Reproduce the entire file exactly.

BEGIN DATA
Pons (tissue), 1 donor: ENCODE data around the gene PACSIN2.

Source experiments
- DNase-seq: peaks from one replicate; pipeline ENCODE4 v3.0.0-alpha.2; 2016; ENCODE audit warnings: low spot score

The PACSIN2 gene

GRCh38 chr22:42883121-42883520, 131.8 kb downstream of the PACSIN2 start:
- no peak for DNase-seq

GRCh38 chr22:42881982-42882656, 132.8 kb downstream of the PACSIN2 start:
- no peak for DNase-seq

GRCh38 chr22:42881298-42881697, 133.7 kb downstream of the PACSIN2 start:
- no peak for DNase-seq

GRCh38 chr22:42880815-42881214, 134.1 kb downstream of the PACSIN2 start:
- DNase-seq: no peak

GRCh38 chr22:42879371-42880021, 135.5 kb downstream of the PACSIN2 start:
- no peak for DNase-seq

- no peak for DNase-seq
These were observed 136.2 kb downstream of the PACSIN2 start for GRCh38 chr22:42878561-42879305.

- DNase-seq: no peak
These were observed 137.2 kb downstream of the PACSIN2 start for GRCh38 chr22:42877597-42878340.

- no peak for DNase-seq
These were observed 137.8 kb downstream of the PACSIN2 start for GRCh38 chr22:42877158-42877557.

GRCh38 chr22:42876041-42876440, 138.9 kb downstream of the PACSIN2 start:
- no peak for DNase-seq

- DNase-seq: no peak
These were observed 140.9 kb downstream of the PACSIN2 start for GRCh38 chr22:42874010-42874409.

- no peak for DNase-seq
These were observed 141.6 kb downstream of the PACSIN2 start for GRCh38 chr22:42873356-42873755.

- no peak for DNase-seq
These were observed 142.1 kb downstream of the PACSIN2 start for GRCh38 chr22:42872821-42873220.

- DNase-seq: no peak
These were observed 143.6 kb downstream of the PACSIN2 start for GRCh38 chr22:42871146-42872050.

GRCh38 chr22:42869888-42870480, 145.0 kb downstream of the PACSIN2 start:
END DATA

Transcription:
Pons (tissue), 1 donor: ENCODE data around the gene PACSIN2.

Source experiments
- DNase-seq: peaks from one replicate; pipeline ENCODE4 v3.0.0-alpha.2; 2016; ENCODE audit warnings: low spot score

The PACSIN2 gene

GRCh38 chr22:42883121-42883520, 131.8 kb downstream of the PACSIN2 start:
- no peak for DNase-seq

GRCh38 chr22:42881982-42882656, 132.8 kb downstream of the PACSIN2 start:
- no peak for DNase-seq

GRCh38 chr22:42881298-42881697, 133.7 kb downstream of the PACSIN2 start:
- no peak for DNase-seq

GRCh38 chr22:42880815-42881214, 134.1 kb downstream of the PACSIN2 start:
- DNase-seq: no peak

GRCh38 chr22:42879371-42880021, 135.5 kb downstream of the PACSIN2 start:
- no peak for DNase-seq

- no peak for DNase-seq
These were observed 136.2 kb downstream of the PACSIN2 start for GRCh38 chr22:42878561-42879305.

- DNase-seq: no peak
These were observed 137.2 kb downstream of the PACSIN2 start for GRCh38 chr22:42877597-42878340.

- no peak for DNase-seq
These were observed 137.8 kb downstream of the PACSIN2 start for GRCh38 chr22:42877158-42877557.

GRCh38 chr22:42876041-42876440, 138.9 kb downstream of the PACSIN2 start:
- no peak for DNase-seq

- DNase-seq: no peak
These were observed 140.9 kb downstream of the PACSIN2 start for GRCh38 chr22:42874010-42874409.

- no peak for DNase-seq
These were observed 141.6 kb downstream of the PACSIN2 start for GRCh38 chr22:42873356-42873755.

- no peak for DNase-seq
These were observed 142.1 kb downstream of the PACSIN2 start for GRCh38 chr22:42872821-42873220.

- DNase-seq: no peak
These were observed 143.6 kb downstream of the PACSIN2 start for GRCh38 chr22:42871146-42872050.

GRCh38 chr22:42869888-42870480, 145.0 kb downstream of the PACSIN2 start: